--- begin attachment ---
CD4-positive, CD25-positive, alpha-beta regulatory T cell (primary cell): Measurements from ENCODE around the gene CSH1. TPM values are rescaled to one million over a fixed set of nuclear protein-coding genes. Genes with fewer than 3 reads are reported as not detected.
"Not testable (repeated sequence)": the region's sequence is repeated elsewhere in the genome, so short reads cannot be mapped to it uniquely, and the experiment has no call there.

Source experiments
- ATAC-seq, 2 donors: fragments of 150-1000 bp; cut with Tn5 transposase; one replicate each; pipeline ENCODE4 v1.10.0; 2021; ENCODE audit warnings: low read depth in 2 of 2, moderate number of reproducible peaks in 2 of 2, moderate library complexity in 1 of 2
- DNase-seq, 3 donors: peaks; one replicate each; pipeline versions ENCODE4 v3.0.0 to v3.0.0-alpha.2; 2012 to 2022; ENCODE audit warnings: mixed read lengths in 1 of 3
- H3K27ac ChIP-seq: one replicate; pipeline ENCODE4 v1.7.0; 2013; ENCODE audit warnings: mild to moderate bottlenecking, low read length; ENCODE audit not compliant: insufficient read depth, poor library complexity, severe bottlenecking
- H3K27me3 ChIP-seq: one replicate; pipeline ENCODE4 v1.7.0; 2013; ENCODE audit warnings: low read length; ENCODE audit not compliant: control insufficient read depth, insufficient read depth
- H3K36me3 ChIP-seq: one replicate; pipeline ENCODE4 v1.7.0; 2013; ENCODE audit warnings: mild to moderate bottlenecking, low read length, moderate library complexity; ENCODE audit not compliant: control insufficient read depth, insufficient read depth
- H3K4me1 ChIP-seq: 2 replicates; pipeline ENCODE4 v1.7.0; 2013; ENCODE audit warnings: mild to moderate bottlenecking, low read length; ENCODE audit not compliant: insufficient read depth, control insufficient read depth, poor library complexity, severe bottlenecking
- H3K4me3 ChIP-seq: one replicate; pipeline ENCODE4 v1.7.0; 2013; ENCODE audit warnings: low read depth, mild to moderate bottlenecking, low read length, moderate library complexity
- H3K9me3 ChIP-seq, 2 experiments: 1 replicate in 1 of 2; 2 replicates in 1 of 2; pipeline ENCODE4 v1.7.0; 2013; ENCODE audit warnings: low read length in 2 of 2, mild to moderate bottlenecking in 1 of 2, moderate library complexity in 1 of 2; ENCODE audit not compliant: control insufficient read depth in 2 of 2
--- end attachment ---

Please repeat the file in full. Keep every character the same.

CD4-positive, CD25-positive, alpha-beta regulatory T cell (primary cell): Measurements from ENCODE around the gene CSH1. TPM values are rescaled to one million over a fixed set of nuclear protein-coding genes. Genes with fewer than 3 reads are reported as not detected.
"Not testable (repeated sequence)": the region's sequence is repeated elsewhere in the genome, so short reads cannot be mapped to it uniquely, and the experiment has no call there.

Source experiments
- ATAC-seq, 2 donors: fragments of 150-1000 bp; cut with Tn5 transposase; one replicate each; pipeline ENCODE4 v1.10.0; 2021; ENCODE audit warnings: low read depth in 2 of 2, moderate number of reproducible peaks in 2 of 2, moderate library complexity in 1 of 2
- DNase-seq, 3 donors: peaks; one replicate each; pipeline versions ENCODE4 v3.0.0 to v3.0.0-alpha.2; 2012 to 2022; ENCODE audit warnings: mixed read lengths in 1 of 3
- H3K27ac ChIP-seq: one replicate; pipeline ENCODE4 v1.7.0; 2013; ENCODE audit warnings: mild to moderate bottlenecking, low read length; ENCODE audit not compliant: insufficient read depth, poor library complexity, severe bottlenecking
- H3K27me3 ChIP-seq: one replicate; pipeline ENCODE4 v1.7.0; 2013; ENCODE audit warnings: low read length; ENCODE audit not compliant: control insufficient read depth, insufficient read depth
- H3K36me3 ChIP-seq: one replicate; pipeline ENCODE4 v1.7.0; 2013; ENCODE audit warnings: mild to moderate bottlenecking, low read length, moderate library complexity; ENCODE audit not compliant: control insufficient read depth, insufficient read depth
- H3K4me1 ChIP-seq: 2 replicates; pipeline ENCODE4 v1.7.0; 2013; ENCODE audit warnings: mild to moderate bottlenecking, low read length; ENCODE audit not compliant: insufficient read depth, control insufficient read depth, poor library complexity, severe bottlenecking
- H3K4me3 ChIP-seq: one replicate; pipeline ENCODE4 v1.7.0; 2013; ENCODE audit warnings: low read depth, mild to moderate bottlenecking, low read length, moderate library complexity
- H3K9me3 ChIP-seq, 2 experiments: 1 replicate in 1 of 2; 2 replicates in 1 of 2; pipeline ENCODE4 v1.7.0; 2013; ENCODE audit warnings: low read length in 2 of 2, mild to moderate bottlenecking in 1 of 2, moderate library complexity in 1 of 2; ENCODE audit not compliant: control insufficient read depth in 2 of 2